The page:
Meghan Markle opened up about her own miscarriage in November for the New York Times, writing that “it was a July morning that began as ordinarily as any other day.”
However, the wife of Prince Harry realized while changing 1-year-old son Archie’s diaper that something was wrong.
“I felt a sharp cramp. I dropped to the floor with him in my arms, humming a lullaby to keep us both calm, the cheerful tune a stark contrast to my sense that something was not right,” she said. “I knew, as I clutched my firstborn child, that I was losing my second.”
The Duchess of Sussex added, “Losing a child means carrying an almost unbearable grief, experienced by many but talked about by few.”
Queen Elizabeth’s granddaughter suffered two miscarriages before welcoming her second daughter in 2018.
“You need to go through a period where you don’t talk about it because it’s too raw but, as with everything, time’s a great healer,” she told the U.K.’s Sunday Times.
Sophie, Countess of Wessex
Before Sophie and Prince Edward welcomed their daughter Lady Louise in 2003 and son James Viscount Severn in 2007, Queen Elizabeth’s daughter-in-law was rushed to the hospital for an emergency surgery due to an ectopic pregnancy.
As the royal opened a hospital’s new neo-natal unit in 2014, she said: “The service you can provide can literally make the difference between life and death. I can attest to that.”
Queen Sonja of Norway
Queen Sonja was 32 when she lost a baby boy aboard the royal yacht in July 1970.
“I remember all the strange faces that bent over me when I was going into hospital,” King Harald’s wife recalled in a documentary. “It was horrid.”
Though she faced speculation on if she would be able to provide an heir, Sonja went on to have two healthy children: Crown Prince Haakon and Princess Martha Louise.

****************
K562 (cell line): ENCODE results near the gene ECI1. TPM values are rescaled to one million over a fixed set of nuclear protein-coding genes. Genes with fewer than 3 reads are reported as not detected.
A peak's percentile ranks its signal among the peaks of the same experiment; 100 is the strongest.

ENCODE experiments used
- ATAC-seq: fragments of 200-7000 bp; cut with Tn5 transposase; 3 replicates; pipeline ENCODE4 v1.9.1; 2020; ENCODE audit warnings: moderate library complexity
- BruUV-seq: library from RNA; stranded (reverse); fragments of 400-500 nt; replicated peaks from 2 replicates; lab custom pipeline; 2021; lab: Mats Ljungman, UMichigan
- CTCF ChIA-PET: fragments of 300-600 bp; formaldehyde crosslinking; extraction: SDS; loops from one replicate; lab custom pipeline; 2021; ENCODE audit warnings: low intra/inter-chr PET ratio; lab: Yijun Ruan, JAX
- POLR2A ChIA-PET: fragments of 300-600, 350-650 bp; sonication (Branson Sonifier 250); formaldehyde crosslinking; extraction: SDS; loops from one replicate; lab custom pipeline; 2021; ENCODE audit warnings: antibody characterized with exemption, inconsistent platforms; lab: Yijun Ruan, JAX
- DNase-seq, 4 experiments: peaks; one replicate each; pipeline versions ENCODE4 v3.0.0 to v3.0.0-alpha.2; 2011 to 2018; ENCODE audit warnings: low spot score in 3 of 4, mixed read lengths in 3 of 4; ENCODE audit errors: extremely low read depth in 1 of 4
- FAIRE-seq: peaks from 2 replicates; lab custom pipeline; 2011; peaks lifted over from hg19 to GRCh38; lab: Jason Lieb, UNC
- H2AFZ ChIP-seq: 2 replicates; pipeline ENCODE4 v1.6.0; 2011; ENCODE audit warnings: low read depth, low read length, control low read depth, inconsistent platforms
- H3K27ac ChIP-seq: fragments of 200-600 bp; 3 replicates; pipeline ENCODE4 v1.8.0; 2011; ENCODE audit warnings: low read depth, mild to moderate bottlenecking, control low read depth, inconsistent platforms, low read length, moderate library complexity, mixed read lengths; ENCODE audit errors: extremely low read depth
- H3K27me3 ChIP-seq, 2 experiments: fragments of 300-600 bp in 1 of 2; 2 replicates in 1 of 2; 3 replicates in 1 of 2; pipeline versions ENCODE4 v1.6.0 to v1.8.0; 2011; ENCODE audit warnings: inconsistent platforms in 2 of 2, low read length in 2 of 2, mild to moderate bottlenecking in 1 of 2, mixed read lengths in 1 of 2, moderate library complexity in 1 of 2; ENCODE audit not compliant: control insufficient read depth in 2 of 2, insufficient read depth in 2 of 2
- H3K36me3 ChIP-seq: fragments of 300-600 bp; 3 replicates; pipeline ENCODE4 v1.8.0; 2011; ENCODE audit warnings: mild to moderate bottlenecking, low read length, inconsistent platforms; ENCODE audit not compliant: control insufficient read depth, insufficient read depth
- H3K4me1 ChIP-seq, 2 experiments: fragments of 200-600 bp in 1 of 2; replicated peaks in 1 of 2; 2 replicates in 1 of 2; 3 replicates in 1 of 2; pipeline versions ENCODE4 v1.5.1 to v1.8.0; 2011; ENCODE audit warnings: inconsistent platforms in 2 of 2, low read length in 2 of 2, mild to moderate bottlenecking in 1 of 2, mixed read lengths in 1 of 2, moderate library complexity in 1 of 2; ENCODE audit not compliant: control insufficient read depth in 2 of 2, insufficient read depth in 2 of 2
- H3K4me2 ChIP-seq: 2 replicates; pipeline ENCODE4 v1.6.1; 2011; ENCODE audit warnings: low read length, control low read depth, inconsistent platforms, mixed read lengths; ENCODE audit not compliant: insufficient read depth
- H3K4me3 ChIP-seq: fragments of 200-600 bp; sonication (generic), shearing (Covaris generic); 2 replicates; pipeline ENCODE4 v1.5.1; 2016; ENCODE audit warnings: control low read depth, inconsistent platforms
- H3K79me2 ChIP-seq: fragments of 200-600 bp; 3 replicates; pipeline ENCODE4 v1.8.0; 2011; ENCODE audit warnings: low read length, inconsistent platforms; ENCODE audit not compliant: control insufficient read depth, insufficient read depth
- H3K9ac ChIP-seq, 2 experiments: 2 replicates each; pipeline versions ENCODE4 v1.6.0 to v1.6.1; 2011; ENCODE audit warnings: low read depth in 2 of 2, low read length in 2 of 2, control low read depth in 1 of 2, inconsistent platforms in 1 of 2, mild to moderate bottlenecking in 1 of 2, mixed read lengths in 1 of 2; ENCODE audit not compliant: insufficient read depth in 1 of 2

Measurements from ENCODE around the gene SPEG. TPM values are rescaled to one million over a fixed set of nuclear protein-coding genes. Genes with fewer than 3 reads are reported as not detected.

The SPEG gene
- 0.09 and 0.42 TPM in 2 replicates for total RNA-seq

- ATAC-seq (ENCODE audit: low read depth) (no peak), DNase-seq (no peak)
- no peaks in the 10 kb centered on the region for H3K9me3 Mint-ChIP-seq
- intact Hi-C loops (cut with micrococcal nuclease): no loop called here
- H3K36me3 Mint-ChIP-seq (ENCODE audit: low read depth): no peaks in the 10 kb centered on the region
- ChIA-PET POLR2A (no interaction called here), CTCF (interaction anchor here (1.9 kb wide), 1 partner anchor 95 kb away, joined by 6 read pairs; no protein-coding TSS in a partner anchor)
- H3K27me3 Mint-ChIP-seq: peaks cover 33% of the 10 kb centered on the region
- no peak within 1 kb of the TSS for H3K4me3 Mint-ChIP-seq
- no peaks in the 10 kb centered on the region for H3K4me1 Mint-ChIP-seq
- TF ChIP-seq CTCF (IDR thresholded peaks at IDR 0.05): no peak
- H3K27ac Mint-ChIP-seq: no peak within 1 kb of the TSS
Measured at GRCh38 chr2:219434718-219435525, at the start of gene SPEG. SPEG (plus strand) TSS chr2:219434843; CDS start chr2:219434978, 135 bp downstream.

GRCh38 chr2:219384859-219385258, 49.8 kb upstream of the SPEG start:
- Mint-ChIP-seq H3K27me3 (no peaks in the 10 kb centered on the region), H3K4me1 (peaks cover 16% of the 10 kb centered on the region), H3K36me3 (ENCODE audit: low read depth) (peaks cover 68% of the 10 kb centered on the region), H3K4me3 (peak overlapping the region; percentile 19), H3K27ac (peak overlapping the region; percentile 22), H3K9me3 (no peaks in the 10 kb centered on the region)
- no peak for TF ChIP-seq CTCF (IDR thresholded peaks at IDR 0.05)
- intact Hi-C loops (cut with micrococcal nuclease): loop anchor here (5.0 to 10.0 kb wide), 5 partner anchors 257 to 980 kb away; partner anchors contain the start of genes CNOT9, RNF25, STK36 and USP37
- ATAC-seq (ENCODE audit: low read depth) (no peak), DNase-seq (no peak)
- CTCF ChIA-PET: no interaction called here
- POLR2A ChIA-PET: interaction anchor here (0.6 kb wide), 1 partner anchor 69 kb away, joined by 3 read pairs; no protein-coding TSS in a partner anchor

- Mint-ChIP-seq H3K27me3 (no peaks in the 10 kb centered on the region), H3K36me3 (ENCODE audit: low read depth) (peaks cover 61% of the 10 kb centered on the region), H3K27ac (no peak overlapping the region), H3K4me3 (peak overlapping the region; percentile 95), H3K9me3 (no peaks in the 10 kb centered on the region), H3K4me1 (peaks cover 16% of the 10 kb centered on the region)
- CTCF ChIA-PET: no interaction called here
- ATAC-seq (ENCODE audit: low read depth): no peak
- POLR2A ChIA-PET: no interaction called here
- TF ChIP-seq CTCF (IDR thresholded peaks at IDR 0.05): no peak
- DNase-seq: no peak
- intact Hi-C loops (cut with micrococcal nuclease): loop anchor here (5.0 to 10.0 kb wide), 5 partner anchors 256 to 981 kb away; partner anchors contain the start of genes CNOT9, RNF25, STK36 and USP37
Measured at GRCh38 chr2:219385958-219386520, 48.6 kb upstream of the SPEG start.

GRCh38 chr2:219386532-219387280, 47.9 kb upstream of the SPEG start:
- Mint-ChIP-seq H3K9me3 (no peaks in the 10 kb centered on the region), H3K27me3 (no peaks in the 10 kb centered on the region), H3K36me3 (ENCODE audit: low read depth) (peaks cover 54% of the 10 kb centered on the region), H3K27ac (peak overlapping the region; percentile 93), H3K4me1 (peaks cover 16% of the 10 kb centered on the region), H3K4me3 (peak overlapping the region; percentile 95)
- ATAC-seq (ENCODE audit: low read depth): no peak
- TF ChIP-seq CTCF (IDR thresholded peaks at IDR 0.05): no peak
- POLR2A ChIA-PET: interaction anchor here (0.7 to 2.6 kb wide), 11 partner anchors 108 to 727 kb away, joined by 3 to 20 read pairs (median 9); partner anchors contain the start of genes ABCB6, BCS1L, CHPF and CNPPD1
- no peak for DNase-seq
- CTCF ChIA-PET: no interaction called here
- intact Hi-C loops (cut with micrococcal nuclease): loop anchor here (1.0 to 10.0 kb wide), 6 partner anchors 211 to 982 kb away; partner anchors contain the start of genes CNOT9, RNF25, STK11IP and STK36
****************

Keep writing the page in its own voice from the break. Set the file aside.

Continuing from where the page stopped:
Queen Fabiola of Belgium
Queen Fabiola spoke out in 2008 about the five miscarriages she suffered.
“I lost five children, but I’ve learned to live with it,” the wife of King Baudouin said. “On the contrary, you learn from the experience. I had problems with each pregnancy, but in the end, I kept thinking that life is beautiful.”
The royal couple had no children, so the crown passed to her husband’s younger brother, King Albert II.
Queen Noor of Jordan
Queen Noor wrote in her memoir about her husband King Hussein’s numb reaction to her suffering a miscarriage — saying others, including his friend the Shah of Iran, who had just been exiled from his country, had suffered far greater misfortunes.
“His response to any personal concern I expressed would be to counter with some greater problem that he was suffering from, in order to put my problem in perspective,” she wrote, adding, “This man, who had the biggest heart in the world, could not talk about things that were personally painful to him precisely because he felt that pain so deeply. He simply could not handle it.”
Tessy Anthony (Former Princess of Luxembourg)
Before Tessy and Prince Louis divorced in 2019, they suffered the loss of a child.
“For me, of course, my divorce was definitely one of the most difficult situations I have ever faced. I experienced the same feelings and emotions when I miscarried my third child,” she wrote on Instagram.
“I cried for years over these two situations. Yet, I always sourced strength from my two healthy and happy boys who mean the world to me,” she continued. “My mindset was and remains always very clear: focus on the positivity around me, especially my two sons, and keep moving forward no matter how hard it is.”
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